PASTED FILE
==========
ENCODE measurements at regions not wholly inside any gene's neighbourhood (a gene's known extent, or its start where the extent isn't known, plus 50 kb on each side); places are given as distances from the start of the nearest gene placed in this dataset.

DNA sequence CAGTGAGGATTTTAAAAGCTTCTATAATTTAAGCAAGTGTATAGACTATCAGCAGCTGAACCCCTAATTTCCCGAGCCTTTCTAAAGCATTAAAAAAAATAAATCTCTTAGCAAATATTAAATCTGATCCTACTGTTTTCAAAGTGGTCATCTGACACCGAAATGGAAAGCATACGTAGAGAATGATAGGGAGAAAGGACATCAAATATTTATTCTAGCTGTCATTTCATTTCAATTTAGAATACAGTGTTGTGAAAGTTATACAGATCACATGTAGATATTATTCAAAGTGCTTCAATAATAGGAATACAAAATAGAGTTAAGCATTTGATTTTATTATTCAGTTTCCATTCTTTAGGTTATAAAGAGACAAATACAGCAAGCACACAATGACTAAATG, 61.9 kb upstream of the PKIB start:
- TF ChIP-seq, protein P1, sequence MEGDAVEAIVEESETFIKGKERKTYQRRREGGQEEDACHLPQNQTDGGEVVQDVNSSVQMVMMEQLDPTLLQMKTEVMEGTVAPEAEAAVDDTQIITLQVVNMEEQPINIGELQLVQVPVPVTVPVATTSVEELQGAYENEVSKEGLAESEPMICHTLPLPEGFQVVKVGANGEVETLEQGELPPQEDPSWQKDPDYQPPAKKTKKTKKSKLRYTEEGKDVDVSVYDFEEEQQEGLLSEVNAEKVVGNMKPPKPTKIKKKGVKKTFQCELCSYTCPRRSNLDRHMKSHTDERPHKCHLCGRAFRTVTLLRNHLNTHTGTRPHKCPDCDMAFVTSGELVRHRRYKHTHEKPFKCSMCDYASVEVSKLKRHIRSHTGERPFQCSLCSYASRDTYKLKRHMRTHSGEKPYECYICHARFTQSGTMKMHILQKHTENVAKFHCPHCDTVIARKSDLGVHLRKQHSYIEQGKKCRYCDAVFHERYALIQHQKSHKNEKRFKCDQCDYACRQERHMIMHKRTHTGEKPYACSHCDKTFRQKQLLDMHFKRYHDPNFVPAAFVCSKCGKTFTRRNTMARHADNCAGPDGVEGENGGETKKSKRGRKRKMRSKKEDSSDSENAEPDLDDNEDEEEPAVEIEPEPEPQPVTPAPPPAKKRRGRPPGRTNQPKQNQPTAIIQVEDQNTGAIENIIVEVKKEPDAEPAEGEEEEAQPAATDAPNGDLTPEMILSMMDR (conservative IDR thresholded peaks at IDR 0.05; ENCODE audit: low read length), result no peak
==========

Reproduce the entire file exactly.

ENCODE measurements at regions not wholly inside any gene's neighbourhood (a gene's known extent, or its start where the extent isn't known, plus 50 kb on each side); places are given as distances from the start of the nearest gene placed in this dataset.

DNA sequence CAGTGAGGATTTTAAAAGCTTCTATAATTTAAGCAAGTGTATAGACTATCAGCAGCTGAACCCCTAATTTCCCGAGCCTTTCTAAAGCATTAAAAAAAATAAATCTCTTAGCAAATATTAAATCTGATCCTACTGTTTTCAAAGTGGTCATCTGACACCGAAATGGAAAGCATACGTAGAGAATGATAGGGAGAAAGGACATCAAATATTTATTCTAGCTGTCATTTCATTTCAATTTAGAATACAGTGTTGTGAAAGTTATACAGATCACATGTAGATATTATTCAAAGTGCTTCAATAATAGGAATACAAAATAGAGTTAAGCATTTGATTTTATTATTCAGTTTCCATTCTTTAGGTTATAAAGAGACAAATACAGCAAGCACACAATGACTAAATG, 61.9 kb upstream of the PKIB start:
- TF ChIP-seq, protein P1, sequence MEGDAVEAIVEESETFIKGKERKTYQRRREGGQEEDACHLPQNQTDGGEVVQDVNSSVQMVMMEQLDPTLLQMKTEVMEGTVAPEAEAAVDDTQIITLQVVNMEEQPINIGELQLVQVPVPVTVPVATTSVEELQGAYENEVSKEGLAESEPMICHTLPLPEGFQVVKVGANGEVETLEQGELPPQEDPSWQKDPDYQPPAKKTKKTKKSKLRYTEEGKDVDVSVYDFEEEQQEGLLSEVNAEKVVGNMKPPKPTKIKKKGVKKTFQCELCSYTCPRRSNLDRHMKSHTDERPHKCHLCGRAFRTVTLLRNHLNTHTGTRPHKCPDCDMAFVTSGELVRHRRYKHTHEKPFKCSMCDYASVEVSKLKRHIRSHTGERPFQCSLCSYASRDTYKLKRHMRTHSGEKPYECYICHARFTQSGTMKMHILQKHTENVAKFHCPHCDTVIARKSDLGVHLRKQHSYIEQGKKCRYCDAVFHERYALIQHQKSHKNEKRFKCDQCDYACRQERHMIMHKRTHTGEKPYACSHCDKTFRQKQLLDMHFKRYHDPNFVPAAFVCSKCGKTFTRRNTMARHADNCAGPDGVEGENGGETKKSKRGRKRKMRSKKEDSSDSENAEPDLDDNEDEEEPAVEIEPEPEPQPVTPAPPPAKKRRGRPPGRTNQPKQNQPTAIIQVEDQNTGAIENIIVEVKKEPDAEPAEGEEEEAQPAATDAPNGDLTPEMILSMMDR (conservative IDR thresholded peaks at IDR 0.05; ENCODE audit: low read length), result no peak